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Relaxed, confident Strabel eager to defend men's Mount Marathon title

Beth Bragg

For years, Eric Strabel carried the heavy load of expectation with him on his toilsome ascents and dangerous descents of Mount Marathon, the mountain race that doubles as a coronation for some of Alaska's greatest athletes.

It was as if he bore the weight of the world on his sturdy shoulders -- he was one of Alaska's strongest mountain runners and the 2011 Mount Marathon champion, but somehow that wasn't enough.

Then came last year, and this Alaskan Atlas shrugged off his burden. Strabel crushed Bill Spencer's venerated course record that had stood since 1981. He completed the 3.5-mile race -- held nearly entirely on the 3,022-foot mountain that stands guard over the city of Seward -- in 42 minutes, 55 seconds, shattering Spencer's mark of 43:21.

A year later, Strabel, 32, said he feels confident and almost carefree as he heads into Friday's race. And that could mean trouble for the considerable pack of contenders who hope to steal his crown.

"Before I'd always come out of the Fourth of July with something a little bit more to prove," Strabel said. "Last year I accomplished anything I wanted to accomplish and it felt like all that pressure was lifted off my shoulders and finally I could relax. I took some time off. I had been preparing very hard for the race, and I was able to take a step back and not worry about the race at all and relax.

"Last fall I got the itch to get back into shape, not just for Mount Marathon but for the lifestyle. Even as successful as last year's race was, I still believe that, from my notes from three days after the race, I had reasons XYZ that I can go 30 seconds faster on the uphill and 30 seconds faster on the downhill."

A minute faster than 42:55? What's next, a sub-40 time in a race born more than a century ago when a couple of sourdoughs bet on whether a one-hour ascent and descent of the mountain was possible?

Never say never. As Mount Marathon's reputation grows as a unique test of speed, power and nerve, the course record could come under continued attack.

The race attracts most of Alaska's elite runners and nordic skiers, and it's gaining a national reputation too. Rickey Gates, a world-class mountain runner from San Francisco, is back after placing second last year in 43:04, the second-fastest time in history.

"For me, it's certainly the funnest, most exciting race that I've run, certainly in the States and possibly in the world," said Gates, who has raced on all seven continents and owns records on some of them. "There's really no other race like that out there, with the exception of a couple of similar races in Europe.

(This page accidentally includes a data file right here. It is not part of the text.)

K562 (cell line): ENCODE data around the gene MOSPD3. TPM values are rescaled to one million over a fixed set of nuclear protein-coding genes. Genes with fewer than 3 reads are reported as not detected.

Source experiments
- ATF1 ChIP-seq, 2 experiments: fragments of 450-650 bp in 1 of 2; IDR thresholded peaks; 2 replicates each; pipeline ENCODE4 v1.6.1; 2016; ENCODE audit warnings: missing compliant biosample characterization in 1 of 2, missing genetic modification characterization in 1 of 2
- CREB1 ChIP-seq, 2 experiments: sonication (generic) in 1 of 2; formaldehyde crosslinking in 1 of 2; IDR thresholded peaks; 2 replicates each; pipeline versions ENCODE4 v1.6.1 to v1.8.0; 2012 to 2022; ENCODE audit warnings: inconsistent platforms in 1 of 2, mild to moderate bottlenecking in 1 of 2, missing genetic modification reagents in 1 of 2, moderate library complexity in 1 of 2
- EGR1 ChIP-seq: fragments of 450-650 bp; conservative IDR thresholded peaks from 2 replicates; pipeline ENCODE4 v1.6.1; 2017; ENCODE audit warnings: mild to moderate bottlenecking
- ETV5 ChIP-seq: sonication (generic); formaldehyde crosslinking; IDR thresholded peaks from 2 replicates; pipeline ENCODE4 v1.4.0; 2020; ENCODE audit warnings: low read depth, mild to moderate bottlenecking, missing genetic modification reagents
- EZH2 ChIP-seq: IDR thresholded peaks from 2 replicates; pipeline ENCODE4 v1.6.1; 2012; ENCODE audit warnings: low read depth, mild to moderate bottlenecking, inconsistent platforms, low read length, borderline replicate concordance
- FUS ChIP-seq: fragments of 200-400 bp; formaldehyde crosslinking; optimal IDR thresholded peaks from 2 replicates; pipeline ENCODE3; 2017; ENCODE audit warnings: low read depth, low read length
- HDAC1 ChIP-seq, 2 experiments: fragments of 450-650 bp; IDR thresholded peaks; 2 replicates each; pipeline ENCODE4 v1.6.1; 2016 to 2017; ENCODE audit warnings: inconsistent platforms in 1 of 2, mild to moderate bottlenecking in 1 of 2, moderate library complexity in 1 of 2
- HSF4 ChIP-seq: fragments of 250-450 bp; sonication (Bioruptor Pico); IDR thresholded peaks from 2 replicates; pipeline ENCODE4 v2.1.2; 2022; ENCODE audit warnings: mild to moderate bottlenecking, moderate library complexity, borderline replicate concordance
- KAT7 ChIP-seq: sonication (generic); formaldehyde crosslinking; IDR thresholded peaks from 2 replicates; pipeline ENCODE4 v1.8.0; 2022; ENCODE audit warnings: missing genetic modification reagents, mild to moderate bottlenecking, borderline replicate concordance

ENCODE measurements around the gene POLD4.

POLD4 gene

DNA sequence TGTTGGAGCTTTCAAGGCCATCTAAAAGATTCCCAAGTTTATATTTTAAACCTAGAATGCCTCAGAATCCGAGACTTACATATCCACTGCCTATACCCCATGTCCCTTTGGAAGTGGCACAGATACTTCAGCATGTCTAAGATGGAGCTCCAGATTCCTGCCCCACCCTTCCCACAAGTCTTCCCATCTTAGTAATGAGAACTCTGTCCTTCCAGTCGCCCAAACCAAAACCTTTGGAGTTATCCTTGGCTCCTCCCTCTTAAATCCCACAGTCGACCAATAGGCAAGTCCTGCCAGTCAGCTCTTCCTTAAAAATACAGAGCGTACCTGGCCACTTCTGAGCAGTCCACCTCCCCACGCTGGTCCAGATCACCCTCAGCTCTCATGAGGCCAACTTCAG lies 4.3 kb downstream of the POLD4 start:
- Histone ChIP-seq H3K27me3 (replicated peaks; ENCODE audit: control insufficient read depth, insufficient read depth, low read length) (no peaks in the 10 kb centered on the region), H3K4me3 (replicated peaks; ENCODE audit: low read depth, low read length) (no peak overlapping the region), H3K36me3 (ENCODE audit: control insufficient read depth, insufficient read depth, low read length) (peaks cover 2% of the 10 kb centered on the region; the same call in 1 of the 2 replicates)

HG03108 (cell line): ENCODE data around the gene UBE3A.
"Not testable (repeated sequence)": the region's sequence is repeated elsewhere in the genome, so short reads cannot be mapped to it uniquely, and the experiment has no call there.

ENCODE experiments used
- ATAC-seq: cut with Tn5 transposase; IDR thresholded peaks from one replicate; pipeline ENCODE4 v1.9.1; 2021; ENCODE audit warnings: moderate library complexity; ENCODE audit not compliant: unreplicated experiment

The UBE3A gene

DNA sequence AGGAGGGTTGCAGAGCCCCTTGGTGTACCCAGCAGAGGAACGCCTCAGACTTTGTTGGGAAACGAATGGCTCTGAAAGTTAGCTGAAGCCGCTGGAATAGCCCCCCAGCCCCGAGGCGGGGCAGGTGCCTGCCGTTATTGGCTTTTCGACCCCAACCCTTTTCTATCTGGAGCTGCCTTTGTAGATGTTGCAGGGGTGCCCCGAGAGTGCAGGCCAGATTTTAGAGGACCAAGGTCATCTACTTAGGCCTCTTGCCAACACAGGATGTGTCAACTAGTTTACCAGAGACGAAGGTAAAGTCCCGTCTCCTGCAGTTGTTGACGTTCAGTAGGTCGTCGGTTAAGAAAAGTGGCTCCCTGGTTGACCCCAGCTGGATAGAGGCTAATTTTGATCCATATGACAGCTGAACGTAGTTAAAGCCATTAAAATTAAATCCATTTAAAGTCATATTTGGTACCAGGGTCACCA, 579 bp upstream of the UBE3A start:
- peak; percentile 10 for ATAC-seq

"For lack of a better description, it's kind of the danger aspect of it. We live in a world governed more or less by a lot of court battles and stuff like that, and it's just very rare to be able to find a race where you can actually risk so much. I think you can see it in everybody's face coming up that mountain and you can see it in everybody's race coming down that mountain.

Strabel and Gates, 33, are the frontrunners going into the men's race, which begins at 3 p.m. in downtown Seward. Before that, the juniors will race halfway up the mountain at 9:30 a.m., and the women will race at 11:15 a.m.

Plenty of worthy contenders hope to deny Strabel and Gates, including 2012 champion Matt Novakovich, the three runners who completed last year's top five -- Wylie Mangelsdorf, 2009 champion Matias Saari and perennial contender Brent Knight -- and wildcard Jim Shine. Shine, a mountain-running newcomer who has impressed in early races this summer, needs to win a spot in the race at Thursday night's bib auction; if he does, he's expected to make an impact.

The biggest name missing is two-time champion Trond Flagstad, who is skipping the race because of injuries. "I'm bummed to miss the competitive field, especially racing against Rickey Gates, but there will be another year," Flagstad said.

Not only is the field competitive -- "Everyone who raced last year is back, and arguably in better fitness," Strabel said -- the mountain is reportedly in excellent shape.

All of the snow melted early, allowing for a decent path to be beaten into the scree and the gut that racers encounter on their descent.

"The downhill in my estimation is gonna be rocket-fast," Saari said a week ago. "There's just a real nice route there, you can trust it and let it go. I wouldn't be surprised if there's a sub-10-minute downhill this year. I'm hoping to go faster than I've ever gone."

Strabel flew down the mountain in 10 minutes flat last year, the fastest time since split times have been kept. (Those times include 3,022 feet of downhill running plus about three-quarters of a mile on the streets leading from the mountain to Fourth Avenue, where the race begins and ends). The rapid descent allowed Strabel to catch Gates and Mangelsdorf, the only runners who beat Strabel to the top of the mountain.